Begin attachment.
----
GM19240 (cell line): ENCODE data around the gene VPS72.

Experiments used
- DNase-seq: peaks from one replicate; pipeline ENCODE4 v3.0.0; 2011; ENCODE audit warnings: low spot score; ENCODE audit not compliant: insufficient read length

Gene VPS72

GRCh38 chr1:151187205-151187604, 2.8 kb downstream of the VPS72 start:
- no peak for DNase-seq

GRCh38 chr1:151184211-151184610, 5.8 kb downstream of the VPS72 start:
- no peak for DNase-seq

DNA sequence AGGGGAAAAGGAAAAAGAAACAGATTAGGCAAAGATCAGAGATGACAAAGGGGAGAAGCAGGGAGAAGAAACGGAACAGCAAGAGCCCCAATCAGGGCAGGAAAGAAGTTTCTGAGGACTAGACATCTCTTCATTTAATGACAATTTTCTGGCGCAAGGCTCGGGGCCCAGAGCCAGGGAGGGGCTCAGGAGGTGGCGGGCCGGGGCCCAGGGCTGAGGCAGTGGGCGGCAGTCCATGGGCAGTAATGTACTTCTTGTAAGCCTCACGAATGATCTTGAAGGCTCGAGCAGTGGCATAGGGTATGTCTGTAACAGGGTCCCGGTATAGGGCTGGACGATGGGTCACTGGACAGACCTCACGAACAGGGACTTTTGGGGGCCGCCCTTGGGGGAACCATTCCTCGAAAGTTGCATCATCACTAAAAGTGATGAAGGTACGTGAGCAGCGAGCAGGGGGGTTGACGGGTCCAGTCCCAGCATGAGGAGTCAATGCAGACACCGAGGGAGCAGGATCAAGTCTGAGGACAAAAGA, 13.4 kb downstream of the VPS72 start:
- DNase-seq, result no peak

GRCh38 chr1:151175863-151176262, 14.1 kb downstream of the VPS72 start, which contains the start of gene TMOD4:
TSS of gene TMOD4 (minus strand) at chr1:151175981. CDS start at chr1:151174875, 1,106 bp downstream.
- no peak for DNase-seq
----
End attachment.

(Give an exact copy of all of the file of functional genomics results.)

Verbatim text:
GM19240 (cell line): ENCODE data around the gene VPS72.

Experiments used
- DNase-seq: peaks from one replicate; pipeline ENCODE4 v3.0.0; 2011; ENCODE audit warnings: low spot score; ENCODE audit not compliant: insufficient read length

Gene VPS72

GRCh38 chr1:151187205-151187604, 2.8 kb downstream of the VPS72 start:
- no peak for DNase-seq

GRCh38 chr1:151184211-151184610, 5.8 kb downstream of the VPS72 start:
- no peak for DNase-seq

DNA sequence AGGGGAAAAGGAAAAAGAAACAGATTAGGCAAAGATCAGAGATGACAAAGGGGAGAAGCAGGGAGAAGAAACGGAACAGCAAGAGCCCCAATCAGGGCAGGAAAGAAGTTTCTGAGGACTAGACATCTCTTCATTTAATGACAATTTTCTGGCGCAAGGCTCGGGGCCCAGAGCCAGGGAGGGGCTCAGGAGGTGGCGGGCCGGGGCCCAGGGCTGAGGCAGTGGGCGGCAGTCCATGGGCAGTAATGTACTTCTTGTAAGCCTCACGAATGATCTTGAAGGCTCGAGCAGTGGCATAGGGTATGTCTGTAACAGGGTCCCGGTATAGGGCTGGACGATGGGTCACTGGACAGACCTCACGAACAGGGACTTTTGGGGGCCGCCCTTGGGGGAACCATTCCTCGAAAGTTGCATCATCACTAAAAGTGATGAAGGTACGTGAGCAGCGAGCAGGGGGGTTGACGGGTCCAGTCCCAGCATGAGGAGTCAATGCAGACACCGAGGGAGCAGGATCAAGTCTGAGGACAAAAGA, 13.4 kb downstream of the VPS72 start:
- DNase-seq, result no peak

GRCh38 chr1:151175863-151176262, 14.1 kb downstream of the VPS72 start, which contains the start of gene TMOD4:
TSS of gene TMOD4 (minus strand) at chr1:151175981. CDS start at chr1:151174875, 1,106 bp downstream.
- no peak for DNase-seq